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Barge In Brooklyn Letting People Forage For Free

NEW YORK (CBSNewYork) – New York City boasts 30,000 acres of parkland.

People are prohibited from picking any fruits off the plants in those parks, but one artists has created a space where you can forage for free.

In the midst of a concrete jungle, the forest, called Swale, lives on a barge in Brooklyn.

"It's magical. It's already magical to be in a green space in a dense city. So then when you come onto this barge and it's moving, but you think you're on land, because you look at this hill," Mary Mattingly told CBS2's Steve Overmyer.

Mattingly is an artist. Her passion project has turned an industrial piece of machinery into a floating piece of nature.

"We wanted Swale to be experimental. So you come onto the water and have the ability to pick edible plants and medicinal plants," she explained. "A lot of it is about the movement and being close to the water and being close to nature within the city."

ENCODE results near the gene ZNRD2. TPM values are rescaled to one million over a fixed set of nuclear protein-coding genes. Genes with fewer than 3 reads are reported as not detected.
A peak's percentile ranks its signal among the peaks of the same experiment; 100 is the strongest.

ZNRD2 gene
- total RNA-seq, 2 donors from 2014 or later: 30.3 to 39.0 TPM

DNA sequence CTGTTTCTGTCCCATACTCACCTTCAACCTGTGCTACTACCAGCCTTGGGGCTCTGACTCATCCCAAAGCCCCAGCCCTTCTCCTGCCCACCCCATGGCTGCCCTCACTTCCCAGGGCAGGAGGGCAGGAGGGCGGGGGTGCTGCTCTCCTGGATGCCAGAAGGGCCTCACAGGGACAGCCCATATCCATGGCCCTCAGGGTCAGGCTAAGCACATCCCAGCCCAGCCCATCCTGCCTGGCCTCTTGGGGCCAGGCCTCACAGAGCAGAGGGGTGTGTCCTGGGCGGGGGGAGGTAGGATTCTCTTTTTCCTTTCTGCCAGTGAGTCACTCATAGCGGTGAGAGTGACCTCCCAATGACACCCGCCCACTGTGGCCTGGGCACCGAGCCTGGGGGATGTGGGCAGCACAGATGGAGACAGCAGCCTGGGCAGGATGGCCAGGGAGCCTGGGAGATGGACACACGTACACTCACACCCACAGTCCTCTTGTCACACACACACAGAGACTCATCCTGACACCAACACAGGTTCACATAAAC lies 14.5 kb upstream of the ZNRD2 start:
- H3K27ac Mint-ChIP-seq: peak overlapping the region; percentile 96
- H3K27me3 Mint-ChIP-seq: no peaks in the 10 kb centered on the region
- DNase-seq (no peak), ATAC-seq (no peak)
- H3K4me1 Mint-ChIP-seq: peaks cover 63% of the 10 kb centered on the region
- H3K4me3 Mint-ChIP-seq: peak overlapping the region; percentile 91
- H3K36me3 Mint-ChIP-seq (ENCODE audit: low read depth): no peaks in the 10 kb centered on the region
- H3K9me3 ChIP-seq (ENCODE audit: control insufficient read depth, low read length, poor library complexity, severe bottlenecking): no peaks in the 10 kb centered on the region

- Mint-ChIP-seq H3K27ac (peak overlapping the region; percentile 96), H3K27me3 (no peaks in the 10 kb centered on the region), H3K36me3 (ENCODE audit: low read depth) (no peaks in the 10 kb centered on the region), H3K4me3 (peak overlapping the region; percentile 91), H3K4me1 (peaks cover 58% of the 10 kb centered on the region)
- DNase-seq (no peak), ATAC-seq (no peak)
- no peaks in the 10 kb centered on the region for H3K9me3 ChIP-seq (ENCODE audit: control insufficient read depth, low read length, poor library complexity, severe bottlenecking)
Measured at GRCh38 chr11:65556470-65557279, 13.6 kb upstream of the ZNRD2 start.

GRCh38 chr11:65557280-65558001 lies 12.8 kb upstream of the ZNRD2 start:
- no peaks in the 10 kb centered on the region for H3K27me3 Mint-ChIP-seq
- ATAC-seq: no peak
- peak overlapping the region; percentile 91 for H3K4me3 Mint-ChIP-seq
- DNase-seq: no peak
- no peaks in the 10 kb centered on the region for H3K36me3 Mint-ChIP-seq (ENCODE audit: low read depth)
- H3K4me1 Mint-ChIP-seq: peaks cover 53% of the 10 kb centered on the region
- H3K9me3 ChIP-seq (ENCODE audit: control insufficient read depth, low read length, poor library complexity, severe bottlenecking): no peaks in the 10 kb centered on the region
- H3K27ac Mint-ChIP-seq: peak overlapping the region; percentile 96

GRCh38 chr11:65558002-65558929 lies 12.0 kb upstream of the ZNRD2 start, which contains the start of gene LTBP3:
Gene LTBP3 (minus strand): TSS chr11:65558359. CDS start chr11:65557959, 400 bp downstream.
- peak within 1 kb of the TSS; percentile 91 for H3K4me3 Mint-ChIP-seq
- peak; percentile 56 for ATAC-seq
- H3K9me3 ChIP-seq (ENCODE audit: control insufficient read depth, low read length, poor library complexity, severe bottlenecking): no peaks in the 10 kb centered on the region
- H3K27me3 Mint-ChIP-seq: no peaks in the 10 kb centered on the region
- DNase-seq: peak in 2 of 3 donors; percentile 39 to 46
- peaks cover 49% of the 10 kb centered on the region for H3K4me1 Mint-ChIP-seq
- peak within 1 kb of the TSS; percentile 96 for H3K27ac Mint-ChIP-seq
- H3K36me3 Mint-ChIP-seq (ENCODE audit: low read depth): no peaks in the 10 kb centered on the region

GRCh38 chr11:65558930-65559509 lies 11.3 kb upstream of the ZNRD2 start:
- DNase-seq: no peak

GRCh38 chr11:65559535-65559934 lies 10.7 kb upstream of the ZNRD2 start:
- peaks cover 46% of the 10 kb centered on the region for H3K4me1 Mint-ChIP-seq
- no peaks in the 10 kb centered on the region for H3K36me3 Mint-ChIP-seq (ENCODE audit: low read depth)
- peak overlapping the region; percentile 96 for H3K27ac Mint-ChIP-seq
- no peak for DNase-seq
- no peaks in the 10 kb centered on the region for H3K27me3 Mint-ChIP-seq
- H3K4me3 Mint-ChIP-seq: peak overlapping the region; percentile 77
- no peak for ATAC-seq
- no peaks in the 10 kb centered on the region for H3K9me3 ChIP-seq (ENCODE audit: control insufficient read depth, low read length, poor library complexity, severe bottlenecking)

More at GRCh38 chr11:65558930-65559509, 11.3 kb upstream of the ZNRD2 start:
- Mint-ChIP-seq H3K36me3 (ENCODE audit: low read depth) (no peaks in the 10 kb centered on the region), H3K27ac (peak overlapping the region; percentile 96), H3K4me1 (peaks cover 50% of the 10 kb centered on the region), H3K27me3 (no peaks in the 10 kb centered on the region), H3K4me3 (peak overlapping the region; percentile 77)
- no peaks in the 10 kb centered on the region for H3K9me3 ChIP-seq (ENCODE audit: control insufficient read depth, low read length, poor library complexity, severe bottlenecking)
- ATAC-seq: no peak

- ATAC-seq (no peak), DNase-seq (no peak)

The barge has docked at multiple locations but now calls Brooklyn Army Terminal home, enhancing the community. It's not only free to the public, every plant is edible.

"So many people have just stopped by the barge, just seen the barge and hopped on and then learned how to plant something or taken free food home with them, which is incredible," said Ryan Birchmeier, of the Economic Development Cooperation.

On Friday, one family found carrots to transplant to their garden, and an apple tree was about to find a new home at a park in the Bronx.

"Trees are quite real resilient. You never know, it could die, but it might be OK if you prune it back real hard and give it more energy in the roots," Mattingly said.

The $7,000 a month it costs to operate is covered by city grants, crowdfunding and the artist herself.

A food barge might not be scale-able to feed a city of eight million people, but in a city with 30,000 acres of parks, the barge proves some can feature edible produce.

"Hopefully with momentum, with more urban gardeners, with more farms in the city," said Mattingly. "We hope projects like this can also push policy to change."

Until then, the new cool is "barge-to-table" produce. The barge will be open this weekend from 12 to 6 p.m.

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